McDonald's `Mini-Med' Health Plans Probed by Senate

Senator Jay Rockefeller opened a probe into the limited benefit “mini-med” plans that McDonald’s Corp., the world’s largest restaurant chain, offers employees.

Rockefeller, a West Virginia Democrat, asked Scott Beacham, chief executive officer of BCS Financial Corp., whether the company’s health offerings amount to a good deal for many of McDonald’s low-wage and hourly employees. Closely held BCS Financial, based in Oakbrook Terrace, Illinois, offers limited- benefit plans that cover 30,000 employees of McDonald’s, based about a mile away in Oak Brook, Illinois.

Mini-med programs are designed to offer a low-cost way to cover part-time employees with limited benefits. McDonald’s told the Obama administration it may re-evaluate the plans if it can’t get a waiver from new rules governing insurance products. The company said yesterday it will keep offering coverage, and the government has waived some of the new rules.

“The products BCS is selling to McDonald’s employees are not likely to protect them against the costs of a major health care episode,” Rockefeller said in his letter. “If this is the case, McDonald’s hourly wage workers are setting aside portions of their paychecks for an insurance product that may not be providing them a good value.”

Companies are seeking exemptions from two mandates of the health overhaul signed by President Barack Obama in March. One requires plans to spend at least 80 percent of member premiums on medical care. The other bans companies from capping yearly coverage for each worker.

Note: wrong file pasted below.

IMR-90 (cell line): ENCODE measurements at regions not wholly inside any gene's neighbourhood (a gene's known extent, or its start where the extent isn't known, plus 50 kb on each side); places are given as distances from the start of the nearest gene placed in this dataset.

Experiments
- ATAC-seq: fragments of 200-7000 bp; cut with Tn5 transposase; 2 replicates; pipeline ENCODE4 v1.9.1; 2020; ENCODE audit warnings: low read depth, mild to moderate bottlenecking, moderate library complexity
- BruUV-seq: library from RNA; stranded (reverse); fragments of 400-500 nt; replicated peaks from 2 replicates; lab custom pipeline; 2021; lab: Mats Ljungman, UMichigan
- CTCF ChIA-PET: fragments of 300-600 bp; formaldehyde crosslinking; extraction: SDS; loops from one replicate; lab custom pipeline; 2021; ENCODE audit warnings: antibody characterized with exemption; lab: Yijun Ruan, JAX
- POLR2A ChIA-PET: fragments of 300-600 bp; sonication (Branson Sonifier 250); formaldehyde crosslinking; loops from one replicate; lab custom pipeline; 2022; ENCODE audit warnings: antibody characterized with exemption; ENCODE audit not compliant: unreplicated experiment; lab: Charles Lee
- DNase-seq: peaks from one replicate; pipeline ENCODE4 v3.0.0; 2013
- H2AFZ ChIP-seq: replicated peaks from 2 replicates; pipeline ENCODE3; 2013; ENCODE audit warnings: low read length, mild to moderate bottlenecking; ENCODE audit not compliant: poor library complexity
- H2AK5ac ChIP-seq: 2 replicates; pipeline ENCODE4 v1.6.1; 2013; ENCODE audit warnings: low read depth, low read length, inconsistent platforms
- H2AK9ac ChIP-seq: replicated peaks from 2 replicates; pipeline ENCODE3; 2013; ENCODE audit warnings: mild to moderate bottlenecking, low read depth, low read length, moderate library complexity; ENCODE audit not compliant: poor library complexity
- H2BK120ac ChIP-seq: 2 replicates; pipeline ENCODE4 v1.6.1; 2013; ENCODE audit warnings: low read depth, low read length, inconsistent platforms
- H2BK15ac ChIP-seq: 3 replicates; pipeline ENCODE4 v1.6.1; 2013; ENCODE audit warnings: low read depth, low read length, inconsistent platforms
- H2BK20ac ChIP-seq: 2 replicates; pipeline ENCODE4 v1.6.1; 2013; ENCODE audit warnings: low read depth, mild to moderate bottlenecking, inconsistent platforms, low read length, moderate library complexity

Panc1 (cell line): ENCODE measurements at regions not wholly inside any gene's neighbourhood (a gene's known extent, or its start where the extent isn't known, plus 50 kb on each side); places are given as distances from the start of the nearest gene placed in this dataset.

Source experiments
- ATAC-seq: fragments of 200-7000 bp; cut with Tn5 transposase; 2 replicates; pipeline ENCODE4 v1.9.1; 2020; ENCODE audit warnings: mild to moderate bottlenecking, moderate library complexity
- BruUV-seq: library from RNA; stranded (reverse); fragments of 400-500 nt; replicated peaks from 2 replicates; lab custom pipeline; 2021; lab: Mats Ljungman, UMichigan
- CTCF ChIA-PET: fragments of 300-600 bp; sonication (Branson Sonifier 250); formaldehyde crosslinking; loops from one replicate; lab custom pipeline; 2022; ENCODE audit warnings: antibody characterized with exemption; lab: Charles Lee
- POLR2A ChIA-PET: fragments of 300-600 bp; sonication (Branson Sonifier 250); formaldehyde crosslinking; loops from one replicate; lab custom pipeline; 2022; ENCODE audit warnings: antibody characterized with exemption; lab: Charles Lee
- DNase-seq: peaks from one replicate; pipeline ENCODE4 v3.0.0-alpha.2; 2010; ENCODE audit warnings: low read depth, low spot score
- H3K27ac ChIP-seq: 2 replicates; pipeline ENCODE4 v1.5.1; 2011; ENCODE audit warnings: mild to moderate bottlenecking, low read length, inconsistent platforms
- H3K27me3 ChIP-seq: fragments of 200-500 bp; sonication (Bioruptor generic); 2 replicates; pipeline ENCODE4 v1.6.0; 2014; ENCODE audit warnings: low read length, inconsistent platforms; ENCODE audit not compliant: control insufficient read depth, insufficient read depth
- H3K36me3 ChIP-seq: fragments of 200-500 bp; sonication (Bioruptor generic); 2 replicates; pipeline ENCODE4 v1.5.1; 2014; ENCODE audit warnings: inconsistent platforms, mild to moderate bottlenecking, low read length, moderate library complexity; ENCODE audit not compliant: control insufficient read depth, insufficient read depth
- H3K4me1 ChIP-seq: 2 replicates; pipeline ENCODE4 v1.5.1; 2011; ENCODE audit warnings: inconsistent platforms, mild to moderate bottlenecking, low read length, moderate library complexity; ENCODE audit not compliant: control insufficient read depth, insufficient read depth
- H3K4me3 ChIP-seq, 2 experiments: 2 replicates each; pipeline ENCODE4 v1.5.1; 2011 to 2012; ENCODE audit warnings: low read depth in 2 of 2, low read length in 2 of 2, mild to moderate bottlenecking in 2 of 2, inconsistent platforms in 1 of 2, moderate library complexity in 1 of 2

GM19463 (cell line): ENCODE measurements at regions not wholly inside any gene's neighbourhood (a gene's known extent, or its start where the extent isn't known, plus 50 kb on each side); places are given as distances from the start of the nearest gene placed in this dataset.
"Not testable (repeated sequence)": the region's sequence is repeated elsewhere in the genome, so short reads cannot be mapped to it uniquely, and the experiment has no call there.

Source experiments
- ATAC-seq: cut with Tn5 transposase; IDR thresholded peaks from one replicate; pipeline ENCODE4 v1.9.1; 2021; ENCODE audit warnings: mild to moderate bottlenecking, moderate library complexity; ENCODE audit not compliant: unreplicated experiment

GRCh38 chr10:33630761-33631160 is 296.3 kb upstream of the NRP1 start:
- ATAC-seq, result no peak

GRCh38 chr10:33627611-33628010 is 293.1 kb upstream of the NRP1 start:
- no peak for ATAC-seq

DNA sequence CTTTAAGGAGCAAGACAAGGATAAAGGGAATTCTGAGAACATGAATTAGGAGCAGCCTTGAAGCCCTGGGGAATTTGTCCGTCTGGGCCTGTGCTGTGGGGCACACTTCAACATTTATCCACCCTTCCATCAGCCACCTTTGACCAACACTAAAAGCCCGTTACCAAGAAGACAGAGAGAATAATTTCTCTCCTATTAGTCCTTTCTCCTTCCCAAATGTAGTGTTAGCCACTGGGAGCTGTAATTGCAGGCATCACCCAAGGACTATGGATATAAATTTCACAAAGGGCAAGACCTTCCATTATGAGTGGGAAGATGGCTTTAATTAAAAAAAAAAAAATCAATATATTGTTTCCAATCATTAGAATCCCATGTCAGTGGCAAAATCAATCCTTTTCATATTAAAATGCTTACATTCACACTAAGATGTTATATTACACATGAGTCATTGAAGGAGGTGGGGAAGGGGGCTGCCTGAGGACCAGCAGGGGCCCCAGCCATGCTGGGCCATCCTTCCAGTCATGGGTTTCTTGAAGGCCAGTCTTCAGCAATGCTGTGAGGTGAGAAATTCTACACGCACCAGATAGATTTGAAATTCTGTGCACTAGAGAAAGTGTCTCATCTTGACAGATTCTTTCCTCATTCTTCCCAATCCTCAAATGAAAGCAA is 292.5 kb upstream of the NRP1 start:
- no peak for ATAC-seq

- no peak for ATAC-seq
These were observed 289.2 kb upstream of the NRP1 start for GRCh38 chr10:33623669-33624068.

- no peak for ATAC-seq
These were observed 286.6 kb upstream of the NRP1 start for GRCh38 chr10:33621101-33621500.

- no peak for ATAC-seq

Low-Wage Employees

The plans are helpful for companies with workforces that don’t make enough to afford coverage, or for which it might be prohibitively expensive to insure, said Daryl Richard, a spokesman for the Minnetonka, Minnesota-based UnitedHealth Group Inc., which offers limited benefit plans to about a dozen companies.

In his letter, Rockefeller asked BCS to provide information on how much of employee premiums actually go toward providing medical care. He also wants to know what limits the plans put on coverage, information about how extensively McDonald’s employees use the plans, and how the company sells the products to the McDonald’s workers. BCS has ties to Blue Cross & Blue Shield insurance plans, through members of its board, according to its website.

McDonald’s shares rose 41 cents, or less than a percent, to $74.92 at 4 p.m. in New York Stock Exchange composite trading. The shares have climbed 32 percent in 12 months.

To contact the reporter on this story: Drew Armstrong in Washington at darmstrong17@bloomberg.net;

To contact the editor responsible for this story: Adriel Bettelheim at abettelheim@bloomberg.net.

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